Dawson Murray’s Garden of Memory

February 2011

Publication: The Times

Dawson Murray’s Garden of Memory

 

 

An highly accomplished printer-maker and water-colourist, Dawson Murray has personalised the ‘sugar-lift’ technique) which allows him to combine elements of both . He applies the unlikely combination of syrup and gouache to a wet metal platecovered with an acid resistant varnish. The plate is then immersed in hot water causing the sugar solution to expand and breakthrough the varnish. By such a processhe painstakingly creates imagery which is inked and printed, although the plate is reworked many times to achieve the desired result.  Chance elements created by capillary action on the plate mimic the poetic fluidity and randomness usually only achieved by the water-colourist. Discussing this Dawson has said:

 

“I have reinterpreted a traditional technique in a way that allows me to encounter and grapple with the qualities I was used to coping with when painting a large water-colour. The volatility of the interaction of paper, water and pigment and the vigilance required to control these factors create quite an adrenaline rush!”

 

Although each work here has taken many weeks, months – and sometimes years  –  to prepare, the genesis of this remarkable garden-based imagery with its deep, mysterious blues and greens extends even further back into the artist’s psyche. The distinctive chevron motifs found in ‘Silent Garden Edge,’ for example, recall a day nearly two decades ago when in his garden stark, clear shadows from a chestnut-stake fence fell across a pile of freshly cut logs. A moment in time and a fragment of memory have thus been re-captured using a combination of suggestive, resonant motifs.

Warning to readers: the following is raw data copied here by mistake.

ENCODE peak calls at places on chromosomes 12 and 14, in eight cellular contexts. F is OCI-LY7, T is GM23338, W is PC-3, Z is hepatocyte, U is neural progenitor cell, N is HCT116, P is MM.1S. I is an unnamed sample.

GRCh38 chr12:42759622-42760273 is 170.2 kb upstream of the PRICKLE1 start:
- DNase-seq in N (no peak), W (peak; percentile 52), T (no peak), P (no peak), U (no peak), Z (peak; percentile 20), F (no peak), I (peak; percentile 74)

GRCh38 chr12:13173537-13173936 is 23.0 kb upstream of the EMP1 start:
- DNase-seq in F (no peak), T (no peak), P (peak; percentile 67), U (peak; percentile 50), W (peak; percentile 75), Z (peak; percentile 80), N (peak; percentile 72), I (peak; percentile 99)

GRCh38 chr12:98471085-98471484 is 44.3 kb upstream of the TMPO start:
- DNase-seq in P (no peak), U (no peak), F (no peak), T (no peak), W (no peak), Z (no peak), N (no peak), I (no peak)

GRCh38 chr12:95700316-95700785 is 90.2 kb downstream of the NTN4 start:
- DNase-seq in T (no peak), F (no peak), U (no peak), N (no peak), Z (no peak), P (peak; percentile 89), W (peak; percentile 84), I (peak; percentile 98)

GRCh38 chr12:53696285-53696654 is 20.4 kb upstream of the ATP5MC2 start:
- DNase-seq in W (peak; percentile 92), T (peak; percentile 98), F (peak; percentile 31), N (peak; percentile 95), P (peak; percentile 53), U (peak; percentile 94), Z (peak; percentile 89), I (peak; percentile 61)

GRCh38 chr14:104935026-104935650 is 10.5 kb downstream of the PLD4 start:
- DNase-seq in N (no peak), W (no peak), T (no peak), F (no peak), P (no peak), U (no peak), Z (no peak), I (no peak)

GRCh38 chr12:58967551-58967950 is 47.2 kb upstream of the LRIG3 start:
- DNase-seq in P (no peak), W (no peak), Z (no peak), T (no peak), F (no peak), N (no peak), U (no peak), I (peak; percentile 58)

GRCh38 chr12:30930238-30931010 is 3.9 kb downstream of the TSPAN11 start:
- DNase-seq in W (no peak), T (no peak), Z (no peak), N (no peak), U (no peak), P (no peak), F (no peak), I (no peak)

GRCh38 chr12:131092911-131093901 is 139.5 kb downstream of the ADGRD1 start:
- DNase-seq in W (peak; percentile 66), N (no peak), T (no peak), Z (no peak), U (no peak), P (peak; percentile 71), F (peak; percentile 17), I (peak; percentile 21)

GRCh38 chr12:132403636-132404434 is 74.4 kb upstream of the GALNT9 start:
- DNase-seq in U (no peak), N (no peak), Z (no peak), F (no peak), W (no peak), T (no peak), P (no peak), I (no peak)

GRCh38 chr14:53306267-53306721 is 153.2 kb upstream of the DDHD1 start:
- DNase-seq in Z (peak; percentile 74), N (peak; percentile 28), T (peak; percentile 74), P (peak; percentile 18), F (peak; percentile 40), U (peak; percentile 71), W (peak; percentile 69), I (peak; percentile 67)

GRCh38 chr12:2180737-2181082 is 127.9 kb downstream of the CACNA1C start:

In spite of a debilitating and worsening disability Dawson Murray, against all the odds, carries on making art which continues to evolve, deepen, mature and grow. Dawson’s perseverance, ingenuity – and the total dedication of his wife Liz Murray in enabling him to achieve this – are truly humbling.

 

 

 

Giles Sutherland writes on the visual arts for The Times